Magazine article Technology & Learning

Exploring World Cultures

Magazine article Technology & Learning

Exploring World Cultures

Article excerpt

We live in a world separated by political borders, religious beliefs, and linguistic differences, our humanity shaped more by historical accident and cultural idiom than by biological design. To understand what makes us different from one another and to appreciate why we behave the way we do, it's important for students to spend time in other cultures. Since anthropological fieldwork is not an everyday option, technology's ability to let us travel the globe electronically for a close-up first-hand look at distant lands is more important than ever.

This month, we examine five titles which use voice, music, movie clips, and other multimedia elements to immerse viewers in the lives and cultures of people past and present. In these programs, simulations, interactive games, puzzle-solving activities, and tools for creating multimedia reports all help render the foreign more familiar and real. While technology is no substitute for actually being there, these interactive applications go a long way toward helping students develop the cultural and geographic literacy that will make them true citizens of today's world.

Africa Trail

(MECC)

The newest offering in MECC's Trail series, this interactive simulation invites students to re-create Dan Buettner's record-setting 12,000-mile bike trek across the continent of Africa. Firsthand adventures, vivid photographs, and riveting musical rhythms enhance the discovery process as users set out with a team of experienced cyclists to learn about the history, geography, people, and cultural diversity of the continent.

As with other Trail simulations, students shape their journey through active participation. They determine the route, choose other team members, purchase supplies, and lay in spare parts for the bikes. They also set the cycling pace, decide how much of each day will be spent in travel, and determine what kinds of meals to eat. The success of each journey depends upon how well they manage their resources.

During the expedition, students are in the cyclist's seat, where they're often challenged to navigate rough terrain, taking care not to run off the road or sustain any cycle damage. They must stop to consult maps, secure visas, visit market towns, make purchases, and "talk" to shopkeepers. They are also called upon to brave Sahara Desert sand storms and Zaire's malaria-infested jungles on the road to gaining some understanding of the hardships of life in the Third World.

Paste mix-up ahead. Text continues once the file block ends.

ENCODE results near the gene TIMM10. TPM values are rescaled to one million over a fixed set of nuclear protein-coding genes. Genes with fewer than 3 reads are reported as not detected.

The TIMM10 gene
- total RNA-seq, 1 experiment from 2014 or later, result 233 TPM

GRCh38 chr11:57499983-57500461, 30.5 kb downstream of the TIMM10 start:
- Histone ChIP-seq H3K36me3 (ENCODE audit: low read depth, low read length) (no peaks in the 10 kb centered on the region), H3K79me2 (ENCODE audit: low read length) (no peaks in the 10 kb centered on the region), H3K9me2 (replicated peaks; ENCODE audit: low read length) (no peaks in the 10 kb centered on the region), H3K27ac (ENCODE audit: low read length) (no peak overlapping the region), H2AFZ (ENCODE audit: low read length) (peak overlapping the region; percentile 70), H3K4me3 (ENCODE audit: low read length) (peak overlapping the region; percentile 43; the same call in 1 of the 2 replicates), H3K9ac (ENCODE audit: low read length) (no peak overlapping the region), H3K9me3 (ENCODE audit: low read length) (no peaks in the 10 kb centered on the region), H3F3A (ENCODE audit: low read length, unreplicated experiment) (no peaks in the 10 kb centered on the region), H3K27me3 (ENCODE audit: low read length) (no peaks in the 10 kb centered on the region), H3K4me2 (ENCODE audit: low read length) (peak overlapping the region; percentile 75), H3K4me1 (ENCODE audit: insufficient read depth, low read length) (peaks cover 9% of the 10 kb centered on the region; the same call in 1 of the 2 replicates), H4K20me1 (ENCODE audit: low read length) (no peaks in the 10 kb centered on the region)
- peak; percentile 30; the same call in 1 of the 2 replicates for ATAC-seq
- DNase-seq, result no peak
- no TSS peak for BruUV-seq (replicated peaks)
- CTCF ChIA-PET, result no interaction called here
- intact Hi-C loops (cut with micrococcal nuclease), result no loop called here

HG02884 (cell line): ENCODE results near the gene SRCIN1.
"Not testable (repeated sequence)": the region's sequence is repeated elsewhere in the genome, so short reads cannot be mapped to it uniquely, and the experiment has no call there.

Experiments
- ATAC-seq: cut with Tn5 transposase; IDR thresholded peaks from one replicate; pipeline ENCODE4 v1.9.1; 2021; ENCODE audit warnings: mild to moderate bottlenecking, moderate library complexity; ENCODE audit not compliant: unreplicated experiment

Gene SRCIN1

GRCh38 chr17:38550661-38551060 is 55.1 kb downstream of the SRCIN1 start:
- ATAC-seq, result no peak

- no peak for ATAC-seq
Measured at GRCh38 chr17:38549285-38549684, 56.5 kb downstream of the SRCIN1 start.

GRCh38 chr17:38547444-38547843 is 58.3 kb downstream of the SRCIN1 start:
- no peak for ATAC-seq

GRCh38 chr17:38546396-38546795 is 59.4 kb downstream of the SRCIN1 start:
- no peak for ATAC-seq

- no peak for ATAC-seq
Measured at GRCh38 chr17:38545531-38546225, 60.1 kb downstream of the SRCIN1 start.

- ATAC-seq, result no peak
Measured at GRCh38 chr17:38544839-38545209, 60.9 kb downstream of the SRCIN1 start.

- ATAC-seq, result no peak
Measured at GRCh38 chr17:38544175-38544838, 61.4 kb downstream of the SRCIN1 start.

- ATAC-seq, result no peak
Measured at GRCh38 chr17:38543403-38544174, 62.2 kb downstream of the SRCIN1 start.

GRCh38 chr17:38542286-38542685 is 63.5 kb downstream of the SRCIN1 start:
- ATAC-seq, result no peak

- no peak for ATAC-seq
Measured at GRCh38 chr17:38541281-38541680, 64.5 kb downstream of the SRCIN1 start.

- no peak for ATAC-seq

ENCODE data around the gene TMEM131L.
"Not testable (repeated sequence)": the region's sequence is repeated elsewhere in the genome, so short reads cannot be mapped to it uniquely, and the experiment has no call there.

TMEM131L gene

Africa Trail offers an online guide book, entries from Buettner's actual trail journal, opportunities for kids to keep their own journals, and lots of other chances for learning beyond the engaging simulation. And the videos, though brief and few, do a good job of establishing a feel for the continent and its diversity. A clip of a car and camel sharing the roadway, for instance, presents a powerful image of modern-day Africa. Included with the software is a carefully developed packet of printed classroom materials that does an excellent job of addressing a range of topics related to the journey.

500 Nations

(Microsoft)

Visually rich and layered with information, this open-ended, exploratory title presents a sobering account of the North American Indians' loss of homeland, livelihood, and cultural heritage at the hands of the European invaders. Exquisite archival photographs, detailed maps, video interviews, animated recreations of ancient cities, and more combine to bring alive 1000 years of civilization from the native peoples' point of view.

Based on the television series of the same name, with video introductions by Kevin Costner, 500 Nations lets users begin with the magnificent Mayan city of Palenque in 700 A.D. Mexico, and move through the centuries to examine art, artifacts, advanced societies, and other achievements; a selection of critical moments in North American history; fascinating little-known facts; and much more. …

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